Timing is Everything for the Delivery of Marketing, Not the Creation of Ads

Timing is Everything for the Delivery of Marketing, Not the Creation of Ads“It’s time for the conversation about real-time marketing to move on. It’s not that the conversation is over. Rather, it’s that real-time marketing needs to evolve into something bigger and more important than simply sending out catchy posts timed to news events.”

That’s eMarketer‘s take on a series of interviews it recently conducted with brand and agency executives for a new eMarketer report, “The Evolution of Real-Time Marketing: What Marketers Are Thinking—and Doing—Now.”

The findings provide “a snapshot of the current state of real-time marketing and how companies can expand their thinking about this important topic.”

The definitive point? There’s a difference between “real-time marketing” and “right-time marketing.”

“The definition of “real-time marketing” is changing,” eMarketer explains. “Many now refer to it as “right-time marketing.” The difference is subtle, but important: Something delivered at the right time doesn’t necessarily have to be created in real time. Even if it was developed days or weeks before, if it is delivered at the optimal moment, it feels real time.”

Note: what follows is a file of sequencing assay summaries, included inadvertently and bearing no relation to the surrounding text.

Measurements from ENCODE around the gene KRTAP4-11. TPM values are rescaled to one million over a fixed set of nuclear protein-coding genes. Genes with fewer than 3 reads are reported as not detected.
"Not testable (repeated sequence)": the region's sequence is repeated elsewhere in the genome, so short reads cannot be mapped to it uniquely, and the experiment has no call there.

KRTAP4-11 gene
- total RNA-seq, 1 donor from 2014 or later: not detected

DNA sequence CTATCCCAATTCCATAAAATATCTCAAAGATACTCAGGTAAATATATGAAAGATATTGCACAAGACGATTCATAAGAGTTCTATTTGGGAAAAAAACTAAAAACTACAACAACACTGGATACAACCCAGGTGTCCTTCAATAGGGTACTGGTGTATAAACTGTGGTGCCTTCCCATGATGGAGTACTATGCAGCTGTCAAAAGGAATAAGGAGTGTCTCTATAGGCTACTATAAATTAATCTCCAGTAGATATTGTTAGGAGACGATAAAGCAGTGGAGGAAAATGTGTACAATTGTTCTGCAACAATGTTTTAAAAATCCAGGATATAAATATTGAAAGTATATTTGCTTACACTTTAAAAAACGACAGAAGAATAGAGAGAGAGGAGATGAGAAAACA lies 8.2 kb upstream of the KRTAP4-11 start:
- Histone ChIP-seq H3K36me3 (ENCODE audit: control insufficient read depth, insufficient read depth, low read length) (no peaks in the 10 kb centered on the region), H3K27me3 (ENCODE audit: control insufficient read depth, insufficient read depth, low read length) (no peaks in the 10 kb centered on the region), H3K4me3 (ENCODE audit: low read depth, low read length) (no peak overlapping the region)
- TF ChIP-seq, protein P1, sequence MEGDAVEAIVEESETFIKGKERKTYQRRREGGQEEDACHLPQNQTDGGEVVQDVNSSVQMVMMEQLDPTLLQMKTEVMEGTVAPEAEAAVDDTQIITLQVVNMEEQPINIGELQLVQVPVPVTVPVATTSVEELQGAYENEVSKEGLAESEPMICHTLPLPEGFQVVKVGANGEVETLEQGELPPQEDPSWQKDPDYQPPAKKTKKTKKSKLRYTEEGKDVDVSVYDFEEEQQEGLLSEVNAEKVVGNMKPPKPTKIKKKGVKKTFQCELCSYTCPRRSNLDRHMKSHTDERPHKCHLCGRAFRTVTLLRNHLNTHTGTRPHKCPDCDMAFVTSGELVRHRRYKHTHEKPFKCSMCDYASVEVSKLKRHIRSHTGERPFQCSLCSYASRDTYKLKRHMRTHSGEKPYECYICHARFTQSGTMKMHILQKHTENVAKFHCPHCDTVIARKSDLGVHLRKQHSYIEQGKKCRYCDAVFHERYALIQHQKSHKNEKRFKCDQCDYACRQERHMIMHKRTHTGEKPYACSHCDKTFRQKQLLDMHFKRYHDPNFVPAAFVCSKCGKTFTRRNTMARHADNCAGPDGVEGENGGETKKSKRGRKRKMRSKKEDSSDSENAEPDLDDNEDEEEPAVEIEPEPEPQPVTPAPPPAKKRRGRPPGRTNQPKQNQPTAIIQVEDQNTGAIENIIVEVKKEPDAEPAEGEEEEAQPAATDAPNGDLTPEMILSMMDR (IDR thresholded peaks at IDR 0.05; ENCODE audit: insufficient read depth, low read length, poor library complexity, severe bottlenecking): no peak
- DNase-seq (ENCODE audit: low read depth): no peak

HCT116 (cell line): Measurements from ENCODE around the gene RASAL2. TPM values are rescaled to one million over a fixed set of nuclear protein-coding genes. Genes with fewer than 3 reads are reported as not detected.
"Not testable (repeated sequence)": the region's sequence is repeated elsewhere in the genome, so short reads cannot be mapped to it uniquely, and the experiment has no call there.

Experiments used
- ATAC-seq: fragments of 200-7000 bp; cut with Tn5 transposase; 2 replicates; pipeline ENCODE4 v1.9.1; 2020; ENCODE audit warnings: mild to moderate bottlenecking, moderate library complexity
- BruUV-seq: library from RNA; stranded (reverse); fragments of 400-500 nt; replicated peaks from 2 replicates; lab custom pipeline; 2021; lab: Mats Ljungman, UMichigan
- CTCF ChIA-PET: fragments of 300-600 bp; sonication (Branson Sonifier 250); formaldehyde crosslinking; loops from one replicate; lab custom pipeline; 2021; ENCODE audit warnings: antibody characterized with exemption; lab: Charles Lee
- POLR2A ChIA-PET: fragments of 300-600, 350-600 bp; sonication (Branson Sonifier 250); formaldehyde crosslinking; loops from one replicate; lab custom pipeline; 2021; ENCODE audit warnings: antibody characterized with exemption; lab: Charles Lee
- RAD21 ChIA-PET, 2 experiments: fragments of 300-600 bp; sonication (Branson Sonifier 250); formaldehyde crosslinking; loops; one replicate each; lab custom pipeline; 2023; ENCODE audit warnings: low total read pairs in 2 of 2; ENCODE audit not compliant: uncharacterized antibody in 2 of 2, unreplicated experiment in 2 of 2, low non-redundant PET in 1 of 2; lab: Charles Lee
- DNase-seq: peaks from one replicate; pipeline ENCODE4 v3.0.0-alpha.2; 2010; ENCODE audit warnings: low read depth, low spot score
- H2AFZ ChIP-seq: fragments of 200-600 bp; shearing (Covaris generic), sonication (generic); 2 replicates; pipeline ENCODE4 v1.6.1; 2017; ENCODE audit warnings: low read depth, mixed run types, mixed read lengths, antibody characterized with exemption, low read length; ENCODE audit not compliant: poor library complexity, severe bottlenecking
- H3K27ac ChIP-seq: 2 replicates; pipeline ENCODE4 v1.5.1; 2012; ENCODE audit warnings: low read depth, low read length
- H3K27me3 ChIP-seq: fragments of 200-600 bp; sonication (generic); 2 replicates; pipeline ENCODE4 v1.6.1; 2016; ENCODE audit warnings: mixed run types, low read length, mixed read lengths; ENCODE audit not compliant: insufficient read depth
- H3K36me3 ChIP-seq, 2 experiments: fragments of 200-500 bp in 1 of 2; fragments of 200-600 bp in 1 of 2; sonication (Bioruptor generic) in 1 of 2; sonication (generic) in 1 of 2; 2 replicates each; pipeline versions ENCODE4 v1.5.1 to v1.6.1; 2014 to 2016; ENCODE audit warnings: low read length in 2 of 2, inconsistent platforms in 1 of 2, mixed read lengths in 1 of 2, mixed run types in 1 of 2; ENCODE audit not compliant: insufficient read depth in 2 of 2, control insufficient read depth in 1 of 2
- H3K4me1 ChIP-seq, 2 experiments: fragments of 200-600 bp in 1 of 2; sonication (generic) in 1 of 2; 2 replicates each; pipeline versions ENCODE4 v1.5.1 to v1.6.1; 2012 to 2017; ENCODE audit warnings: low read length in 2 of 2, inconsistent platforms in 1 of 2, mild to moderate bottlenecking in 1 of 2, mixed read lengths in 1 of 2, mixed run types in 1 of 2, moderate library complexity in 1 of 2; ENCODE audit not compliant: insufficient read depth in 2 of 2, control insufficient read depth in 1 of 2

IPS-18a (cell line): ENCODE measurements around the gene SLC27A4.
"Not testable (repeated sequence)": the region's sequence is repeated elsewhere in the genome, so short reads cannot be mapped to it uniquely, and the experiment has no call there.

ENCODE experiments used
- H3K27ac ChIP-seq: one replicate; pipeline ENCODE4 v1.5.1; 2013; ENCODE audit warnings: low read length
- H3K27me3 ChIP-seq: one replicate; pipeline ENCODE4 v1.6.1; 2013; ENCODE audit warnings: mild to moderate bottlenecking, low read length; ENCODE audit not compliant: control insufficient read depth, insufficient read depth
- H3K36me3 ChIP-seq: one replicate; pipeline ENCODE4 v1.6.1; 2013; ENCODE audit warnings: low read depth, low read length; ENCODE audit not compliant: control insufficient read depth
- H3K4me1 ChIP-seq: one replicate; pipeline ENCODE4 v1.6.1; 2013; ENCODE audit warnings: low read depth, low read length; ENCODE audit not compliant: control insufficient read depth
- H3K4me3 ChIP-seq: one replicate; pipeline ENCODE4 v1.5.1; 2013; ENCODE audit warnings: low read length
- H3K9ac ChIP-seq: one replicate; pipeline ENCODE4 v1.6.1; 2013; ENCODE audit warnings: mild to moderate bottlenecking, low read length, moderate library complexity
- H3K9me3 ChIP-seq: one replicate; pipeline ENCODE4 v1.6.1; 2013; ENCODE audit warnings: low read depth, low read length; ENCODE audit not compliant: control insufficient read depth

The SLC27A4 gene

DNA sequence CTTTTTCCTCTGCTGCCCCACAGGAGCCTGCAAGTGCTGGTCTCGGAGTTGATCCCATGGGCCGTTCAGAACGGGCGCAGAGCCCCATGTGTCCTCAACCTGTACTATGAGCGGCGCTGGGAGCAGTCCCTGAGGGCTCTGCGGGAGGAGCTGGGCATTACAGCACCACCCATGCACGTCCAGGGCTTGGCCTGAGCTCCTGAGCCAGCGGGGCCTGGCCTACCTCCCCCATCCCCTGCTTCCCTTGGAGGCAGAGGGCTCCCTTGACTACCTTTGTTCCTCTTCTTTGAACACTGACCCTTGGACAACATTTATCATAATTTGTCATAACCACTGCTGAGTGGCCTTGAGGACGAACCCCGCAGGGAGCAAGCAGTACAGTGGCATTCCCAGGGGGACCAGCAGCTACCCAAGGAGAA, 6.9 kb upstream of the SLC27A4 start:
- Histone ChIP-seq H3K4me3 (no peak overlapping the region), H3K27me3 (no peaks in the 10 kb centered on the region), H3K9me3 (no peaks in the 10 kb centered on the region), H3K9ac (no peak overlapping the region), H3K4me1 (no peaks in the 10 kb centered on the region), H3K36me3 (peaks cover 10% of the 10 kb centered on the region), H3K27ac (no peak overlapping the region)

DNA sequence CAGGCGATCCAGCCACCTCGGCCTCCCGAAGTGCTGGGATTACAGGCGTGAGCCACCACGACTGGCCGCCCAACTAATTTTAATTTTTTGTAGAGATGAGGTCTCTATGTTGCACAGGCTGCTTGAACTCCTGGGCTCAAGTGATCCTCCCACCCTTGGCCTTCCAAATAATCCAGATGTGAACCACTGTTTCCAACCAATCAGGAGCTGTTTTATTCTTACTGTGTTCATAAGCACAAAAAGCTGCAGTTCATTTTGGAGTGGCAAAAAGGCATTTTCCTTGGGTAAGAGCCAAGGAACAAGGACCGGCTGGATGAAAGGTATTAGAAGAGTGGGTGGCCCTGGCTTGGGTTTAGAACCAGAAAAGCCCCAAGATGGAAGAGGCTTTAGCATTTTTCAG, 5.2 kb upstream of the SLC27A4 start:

Many in the industry agree.

“It’s about the right time. It feels real time because it’s the right thing to get in that moment,” offered Anne-Marie Kline with DigitasLBi. “Now, that thing could have happened three months ago, but when you received it, it was the perfect thing for you to get at that time. The more data we have and the more companies that pop up with data about where you are and what you may be doing and what your past history has been, that’s going to inform what kind of content is served up to you. And mobile obviously is where this is going to happen.”

Matt Wurst of 360i and Expion agrees.

“We have adopted a similar but not totally identical moniker, which is right-time marketing. Right-time marketing is about the right message at the right time on the right platform,” noted Wurst.

And then there’s this from Charlie Treadwell from Symantec.

“I personally hate the term newsjacking because I think it sounds opportunistic,” said Treadwell. “I think of what we’re doing as momentum marketing. We’re using data and insights to create the right content that hits the right people at the right time.”